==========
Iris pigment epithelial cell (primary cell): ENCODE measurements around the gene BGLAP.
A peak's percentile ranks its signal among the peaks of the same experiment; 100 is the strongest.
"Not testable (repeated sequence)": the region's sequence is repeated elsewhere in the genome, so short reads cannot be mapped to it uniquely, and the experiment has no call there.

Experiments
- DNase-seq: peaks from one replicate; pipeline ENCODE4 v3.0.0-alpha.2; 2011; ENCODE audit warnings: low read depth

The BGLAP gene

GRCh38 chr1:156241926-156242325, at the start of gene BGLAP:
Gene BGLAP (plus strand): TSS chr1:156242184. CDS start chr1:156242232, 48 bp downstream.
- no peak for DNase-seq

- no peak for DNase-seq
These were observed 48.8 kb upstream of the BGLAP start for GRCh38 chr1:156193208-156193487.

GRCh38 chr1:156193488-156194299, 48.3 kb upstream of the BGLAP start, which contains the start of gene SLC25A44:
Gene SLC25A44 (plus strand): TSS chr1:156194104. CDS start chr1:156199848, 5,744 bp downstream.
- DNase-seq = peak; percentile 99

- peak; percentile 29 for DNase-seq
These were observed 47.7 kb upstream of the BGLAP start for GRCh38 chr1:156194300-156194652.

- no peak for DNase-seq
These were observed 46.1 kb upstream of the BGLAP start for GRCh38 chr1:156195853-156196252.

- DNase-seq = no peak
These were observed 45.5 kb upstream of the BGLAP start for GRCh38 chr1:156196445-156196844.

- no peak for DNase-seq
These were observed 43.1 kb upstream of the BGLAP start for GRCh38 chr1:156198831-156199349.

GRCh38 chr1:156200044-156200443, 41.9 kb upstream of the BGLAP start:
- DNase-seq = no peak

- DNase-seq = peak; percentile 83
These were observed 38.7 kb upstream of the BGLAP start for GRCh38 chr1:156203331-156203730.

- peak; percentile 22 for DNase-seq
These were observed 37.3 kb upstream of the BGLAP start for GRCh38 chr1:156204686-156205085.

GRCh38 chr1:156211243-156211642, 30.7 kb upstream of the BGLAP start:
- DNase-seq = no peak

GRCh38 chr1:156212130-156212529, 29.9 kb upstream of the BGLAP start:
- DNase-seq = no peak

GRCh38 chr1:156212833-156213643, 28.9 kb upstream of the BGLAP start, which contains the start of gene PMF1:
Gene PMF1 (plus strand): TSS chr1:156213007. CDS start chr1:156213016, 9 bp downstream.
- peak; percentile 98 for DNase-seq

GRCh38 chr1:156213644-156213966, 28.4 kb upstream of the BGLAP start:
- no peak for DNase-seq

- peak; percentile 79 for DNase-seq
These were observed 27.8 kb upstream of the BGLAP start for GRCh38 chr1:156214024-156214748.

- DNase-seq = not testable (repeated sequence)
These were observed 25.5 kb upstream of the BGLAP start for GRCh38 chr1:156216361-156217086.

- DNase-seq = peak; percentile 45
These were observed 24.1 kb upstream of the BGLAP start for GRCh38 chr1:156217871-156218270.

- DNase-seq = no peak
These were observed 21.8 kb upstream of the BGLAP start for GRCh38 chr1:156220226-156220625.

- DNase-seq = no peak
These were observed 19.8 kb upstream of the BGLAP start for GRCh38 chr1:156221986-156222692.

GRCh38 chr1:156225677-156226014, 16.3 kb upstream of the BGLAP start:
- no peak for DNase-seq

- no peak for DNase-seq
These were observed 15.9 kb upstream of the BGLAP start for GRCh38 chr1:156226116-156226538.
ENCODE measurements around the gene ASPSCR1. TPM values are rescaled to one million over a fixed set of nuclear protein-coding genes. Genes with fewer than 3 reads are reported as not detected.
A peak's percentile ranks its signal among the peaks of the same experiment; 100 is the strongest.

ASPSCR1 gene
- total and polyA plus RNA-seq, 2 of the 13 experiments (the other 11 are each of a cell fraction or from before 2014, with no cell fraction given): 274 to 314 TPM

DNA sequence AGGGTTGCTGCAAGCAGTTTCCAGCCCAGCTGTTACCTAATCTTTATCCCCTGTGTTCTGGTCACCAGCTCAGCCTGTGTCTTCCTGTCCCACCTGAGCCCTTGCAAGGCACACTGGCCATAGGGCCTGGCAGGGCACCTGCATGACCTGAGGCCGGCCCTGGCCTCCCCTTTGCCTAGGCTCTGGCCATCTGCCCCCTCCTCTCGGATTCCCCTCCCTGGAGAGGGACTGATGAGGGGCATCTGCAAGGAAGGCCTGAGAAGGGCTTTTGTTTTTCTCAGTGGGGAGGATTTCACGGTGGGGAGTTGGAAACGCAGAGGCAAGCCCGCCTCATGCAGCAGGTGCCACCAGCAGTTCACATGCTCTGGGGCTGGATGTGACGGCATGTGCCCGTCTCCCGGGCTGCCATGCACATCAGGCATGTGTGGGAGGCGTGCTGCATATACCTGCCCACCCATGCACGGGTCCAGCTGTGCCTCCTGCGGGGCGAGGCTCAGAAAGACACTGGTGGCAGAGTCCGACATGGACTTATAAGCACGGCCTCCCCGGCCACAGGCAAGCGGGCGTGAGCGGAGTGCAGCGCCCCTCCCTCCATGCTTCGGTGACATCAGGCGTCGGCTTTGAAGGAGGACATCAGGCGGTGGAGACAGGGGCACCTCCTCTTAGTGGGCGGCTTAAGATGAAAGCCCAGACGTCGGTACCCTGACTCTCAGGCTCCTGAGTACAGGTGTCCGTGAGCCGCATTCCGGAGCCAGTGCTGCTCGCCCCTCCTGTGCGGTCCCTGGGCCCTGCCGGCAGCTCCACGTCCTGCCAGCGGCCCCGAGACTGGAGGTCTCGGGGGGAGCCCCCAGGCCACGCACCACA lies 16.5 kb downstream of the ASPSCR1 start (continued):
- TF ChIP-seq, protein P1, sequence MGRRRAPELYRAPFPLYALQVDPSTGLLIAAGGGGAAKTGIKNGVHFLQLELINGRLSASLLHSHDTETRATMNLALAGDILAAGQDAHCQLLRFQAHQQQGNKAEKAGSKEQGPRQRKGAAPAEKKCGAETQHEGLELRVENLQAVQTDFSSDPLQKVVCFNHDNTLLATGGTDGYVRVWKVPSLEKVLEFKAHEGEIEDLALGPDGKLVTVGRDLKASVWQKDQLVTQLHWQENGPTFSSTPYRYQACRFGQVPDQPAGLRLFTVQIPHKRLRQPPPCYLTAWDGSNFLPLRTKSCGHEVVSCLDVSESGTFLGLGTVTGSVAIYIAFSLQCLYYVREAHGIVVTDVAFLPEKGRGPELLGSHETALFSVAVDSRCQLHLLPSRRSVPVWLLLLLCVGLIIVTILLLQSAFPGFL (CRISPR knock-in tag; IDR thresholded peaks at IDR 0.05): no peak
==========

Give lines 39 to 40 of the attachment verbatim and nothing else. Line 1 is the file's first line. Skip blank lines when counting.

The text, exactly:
These were observed 27.8 kb upstream of the BGLAP start for GRCh38 chr1:156214024-156214748.

- DNase-seq = not testable (repeated sequence)